Mastering U.S. Tax Reporting of Foreign Retirement Account Ownership and Distributions

Case Study on Calculating Current Tax, Identifying Recognition Traps From Phantom Income, Detailing Informational Reporting

Recording of a 110-minute CPE webinar with Q&A


Conducted on Thursday, July 6, 2017

Recorded event now available

or call 1-800-926-7926
Program Materials

This webinar will provide tax advisers with a comprehensive guide to understanding the reporting requirements of U.S. taxpayers owning or receiving payments from foreign/non-U.S. retirement accounts, including pensions, annuities and social security equivalents. The panel will discuss how to calculate current tax on both ownership and distributions, outline potential recognition traps from so-called “phantom income,” and detail the informational reporting requirements. The event will contain illustrations in the form of a case study showing reporting from hypothetical foreign-based pensions and social security-type accounts.

Description

One of the more complicated and often misunderstood tax scenarios for taxpayers and practitioners alike occurs when a U.S. taxpayer owns an interest in a foreign pension plan or non-U.S. social security-type of account.

U.S. citizens who live and/or work for significant periods of time in foreign countries, as well as non-citizens who relocate to the U.S., often have an ownership in some type of foreign retirement account. Ownership of these assets creates unforeseen tax and reporting obligations.

A first point to consider in evaluating the taxability of ownership of foreign retirement accounts is that most overseas plans will not be considered “qualified plans” under IRC 401, which means the accounts generally do not qualify for tax-deferral treatment.

Taxpayers required to file a U.S. tax return will have to treat employer contributions to the foreign retirement accounts as taxable compensation, and any increase in the account’s value will be considered taxable in the year the growth occurs.

Another concern is the reporting obligation that ownership of foreign retirement account assets creates. Taxpayers with foreign retirement account interests often must file informational reports, such as FinCen Form 114, Report of Foreign Bank and Financial Accounts (FBAR), FATCA reporting, and IRS Form 3520.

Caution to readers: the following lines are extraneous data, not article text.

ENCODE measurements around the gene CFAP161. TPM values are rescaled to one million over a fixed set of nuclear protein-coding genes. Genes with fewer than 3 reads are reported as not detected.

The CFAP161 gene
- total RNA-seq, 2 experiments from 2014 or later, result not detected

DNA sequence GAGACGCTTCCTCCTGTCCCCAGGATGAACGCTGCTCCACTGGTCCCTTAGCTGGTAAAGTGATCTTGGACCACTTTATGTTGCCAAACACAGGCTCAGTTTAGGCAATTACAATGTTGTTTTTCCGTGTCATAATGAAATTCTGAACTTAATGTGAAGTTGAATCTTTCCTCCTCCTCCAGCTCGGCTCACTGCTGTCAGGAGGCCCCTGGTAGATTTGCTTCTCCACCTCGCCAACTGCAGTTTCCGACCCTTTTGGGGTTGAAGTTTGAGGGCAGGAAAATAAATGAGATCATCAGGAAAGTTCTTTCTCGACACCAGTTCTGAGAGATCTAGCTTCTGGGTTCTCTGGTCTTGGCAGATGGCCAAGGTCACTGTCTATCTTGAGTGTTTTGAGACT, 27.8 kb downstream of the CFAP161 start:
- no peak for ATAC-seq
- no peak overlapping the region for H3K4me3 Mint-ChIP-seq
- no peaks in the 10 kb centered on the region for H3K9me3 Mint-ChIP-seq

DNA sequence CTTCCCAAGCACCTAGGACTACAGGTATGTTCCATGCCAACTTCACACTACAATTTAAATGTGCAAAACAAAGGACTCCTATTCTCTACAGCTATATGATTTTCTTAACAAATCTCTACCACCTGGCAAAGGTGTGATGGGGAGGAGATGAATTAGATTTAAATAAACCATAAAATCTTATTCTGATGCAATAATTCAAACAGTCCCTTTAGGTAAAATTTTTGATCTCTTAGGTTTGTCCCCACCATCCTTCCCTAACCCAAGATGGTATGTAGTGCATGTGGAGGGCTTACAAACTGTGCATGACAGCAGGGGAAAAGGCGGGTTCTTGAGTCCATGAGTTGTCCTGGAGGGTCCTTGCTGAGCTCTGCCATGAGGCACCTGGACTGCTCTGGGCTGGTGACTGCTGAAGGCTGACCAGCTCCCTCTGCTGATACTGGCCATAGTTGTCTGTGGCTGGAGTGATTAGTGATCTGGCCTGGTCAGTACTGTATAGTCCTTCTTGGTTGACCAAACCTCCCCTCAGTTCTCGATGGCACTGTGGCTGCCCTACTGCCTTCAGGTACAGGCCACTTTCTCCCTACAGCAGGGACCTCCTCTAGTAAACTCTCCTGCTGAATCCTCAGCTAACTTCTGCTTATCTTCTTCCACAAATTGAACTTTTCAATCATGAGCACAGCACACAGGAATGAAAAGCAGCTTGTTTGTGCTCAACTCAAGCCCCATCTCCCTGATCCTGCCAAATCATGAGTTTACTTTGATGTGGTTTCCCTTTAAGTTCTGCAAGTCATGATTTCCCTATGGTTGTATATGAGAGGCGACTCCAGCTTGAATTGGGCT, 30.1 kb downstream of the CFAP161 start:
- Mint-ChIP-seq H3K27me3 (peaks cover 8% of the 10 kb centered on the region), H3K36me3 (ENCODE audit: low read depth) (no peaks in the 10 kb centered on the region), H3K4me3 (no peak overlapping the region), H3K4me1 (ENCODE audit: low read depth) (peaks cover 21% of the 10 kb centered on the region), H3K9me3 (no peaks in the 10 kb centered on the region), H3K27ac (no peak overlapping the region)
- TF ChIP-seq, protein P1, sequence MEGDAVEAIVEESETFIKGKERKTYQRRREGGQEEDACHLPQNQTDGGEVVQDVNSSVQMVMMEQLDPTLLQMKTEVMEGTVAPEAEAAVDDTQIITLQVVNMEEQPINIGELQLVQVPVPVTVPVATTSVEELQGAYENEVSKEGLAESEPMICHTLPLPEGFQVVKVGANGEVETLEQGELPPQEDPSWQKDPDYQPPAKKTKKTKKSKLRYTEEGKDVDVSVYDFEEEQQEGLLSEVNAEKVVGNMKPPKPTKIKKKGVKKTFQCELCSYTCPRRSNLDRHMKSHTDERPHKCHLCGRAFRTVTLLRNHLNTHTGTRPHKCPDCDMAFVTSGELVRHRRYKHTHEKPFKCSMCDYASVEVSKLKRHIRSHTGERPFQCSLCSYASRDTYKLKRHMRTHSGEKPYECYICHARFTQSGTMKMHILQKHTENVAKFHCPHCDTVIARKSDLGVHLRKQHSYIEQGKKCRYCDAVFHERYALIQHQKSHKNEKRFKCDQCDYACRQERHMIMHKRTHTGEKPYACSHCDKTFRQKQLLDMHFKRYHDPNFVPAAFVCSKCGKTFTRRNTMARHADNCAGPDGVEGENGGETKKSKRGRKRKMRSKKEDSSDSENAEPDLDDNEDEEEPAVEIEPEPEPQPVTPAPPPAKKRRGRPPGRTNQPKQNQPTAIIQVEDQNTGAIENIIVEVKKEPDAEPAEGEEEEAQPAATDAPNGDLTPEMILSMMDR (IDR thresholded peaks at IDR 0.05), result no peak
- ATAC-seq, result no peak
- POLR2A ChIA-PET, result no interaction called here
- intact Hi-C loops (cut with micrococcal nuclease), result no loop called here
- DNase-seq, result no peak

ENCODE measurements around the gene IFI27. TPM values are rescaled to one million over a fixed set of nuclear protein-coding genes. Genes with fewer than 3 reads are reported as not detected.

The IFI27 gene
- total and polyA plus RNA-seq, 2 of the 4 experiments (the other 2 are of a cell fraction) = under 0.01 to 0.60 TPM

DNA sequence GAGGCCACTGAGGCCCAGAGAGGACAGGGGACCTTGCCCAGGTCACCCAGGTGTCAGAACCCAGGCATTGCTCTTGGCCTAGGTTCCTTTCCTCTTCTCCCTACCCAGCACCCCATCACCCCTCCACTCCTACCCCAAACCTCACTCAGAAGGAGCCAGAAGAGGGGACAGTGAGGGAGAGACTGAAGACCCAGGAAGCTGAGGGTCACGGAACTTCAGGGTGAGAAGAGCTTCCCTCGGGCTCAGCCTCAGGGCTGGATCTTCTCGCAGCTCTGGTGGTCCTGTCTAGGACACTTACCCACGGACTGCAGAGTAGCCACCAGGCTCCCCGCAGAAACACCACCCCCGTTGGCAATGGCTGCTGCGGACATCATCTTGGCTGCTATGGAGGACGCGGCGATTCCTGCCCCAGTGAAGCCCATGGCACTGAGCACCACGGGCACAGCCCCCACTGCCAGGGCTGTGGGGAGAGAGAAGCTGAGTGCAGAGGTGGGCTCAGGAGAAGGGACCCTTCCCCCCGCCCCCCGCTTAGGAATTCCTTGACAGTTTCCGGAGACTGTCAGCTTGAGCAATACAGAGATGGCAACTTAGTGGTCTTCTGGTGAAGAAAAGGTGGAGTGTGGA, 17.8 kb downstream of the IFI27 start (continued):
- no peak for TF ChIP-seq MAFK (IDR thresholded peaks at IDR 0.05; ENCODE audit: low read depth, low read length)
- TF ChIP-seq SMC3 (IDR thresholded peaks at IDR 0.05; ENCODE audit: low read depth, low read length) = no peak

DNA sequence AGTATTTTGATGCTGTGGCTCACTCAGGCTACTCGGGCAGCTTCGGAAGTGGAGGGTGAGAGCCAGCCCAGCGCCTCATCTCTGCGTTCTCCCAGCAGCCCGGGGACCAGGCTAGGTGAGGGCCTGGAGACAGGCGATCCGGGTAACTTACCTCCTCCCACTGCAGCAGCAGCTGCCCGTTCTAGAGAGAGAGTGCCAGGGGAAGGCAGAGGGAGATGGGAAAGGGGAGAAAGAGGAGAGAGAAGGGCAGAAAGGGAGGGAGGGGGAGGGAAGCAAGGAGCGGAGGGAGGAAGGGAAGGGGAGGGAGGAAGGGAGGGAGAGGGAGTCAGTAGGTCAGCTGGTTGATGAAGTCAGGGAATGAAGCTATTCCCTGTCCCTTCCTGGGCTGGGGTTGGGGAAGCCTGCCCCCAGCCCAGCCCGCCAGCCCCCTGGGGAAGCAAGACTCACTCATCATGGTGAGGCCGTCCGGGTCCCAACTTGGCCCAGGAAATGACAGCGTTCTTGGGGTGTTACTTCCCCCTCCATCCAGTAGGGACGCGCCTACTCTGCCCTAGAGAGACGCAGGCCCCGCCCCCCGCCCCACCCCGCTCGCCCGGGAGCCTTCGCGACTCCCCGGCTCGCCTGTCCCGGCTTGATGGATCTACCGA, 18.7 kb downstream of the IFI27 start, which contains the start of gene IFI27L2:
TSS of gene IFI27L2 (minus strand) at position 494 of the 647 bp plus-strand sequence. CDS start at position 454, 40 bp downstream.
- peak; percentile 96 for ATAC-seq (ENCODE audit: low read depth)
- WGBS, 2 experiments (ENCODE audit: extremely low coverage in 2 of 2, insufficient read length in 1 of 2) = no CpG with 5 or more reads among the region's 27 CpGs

Listen as our experienced panel provides a comprehensive guide to the tax and reporting requirements of ownership of foreign retirement accounts.

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Outline

  1. Classifications of foreign pensions, annuities and social security
  2. Differentiation between most foreign plans and U.S. “qualified plans”
  3. Income calculations—distributions and ownership
  4. Informational reporting
  5. Case study and illustrations (Canada, UK, Australia social security)

Benefits

The panel will discuss these and other critical topics:

  • What are the reporting requirements for taxpayers owning foreign retirement accounts?
  • What are the tax consequences for U.S. citizens when employers make contributions to foreign retirement accounts?
  • What is the tax impact of distributions from foreign retirement accounts for non-U.S. citizens who reside in the U.S.?

Faculty

Dougherty, Alison
Alison N. Dougherty, J.D., LL.M.

Director
Aronson

Ms. Dougherty has extensive experience assisting clients with U.S. tax reporting and compliance for offshore assets and...  |  Read More

James P. Klein
James P. Klein

Senior Counsel
Pillsbury Winthrop Shaw Pittman

Mr. Klein focuses his practice in the areas of executive compensation and benefits, and tax. He has broad experience...  |  Read More

Patricia Weisgerber, Esq., LL.M.
Patricia Weisgerber, Esq., LL.M.

M. Robinson & Co.

Ms. Weisgerber's practice areas include federal, state and international tax law. Her experience in international...  |  Read More

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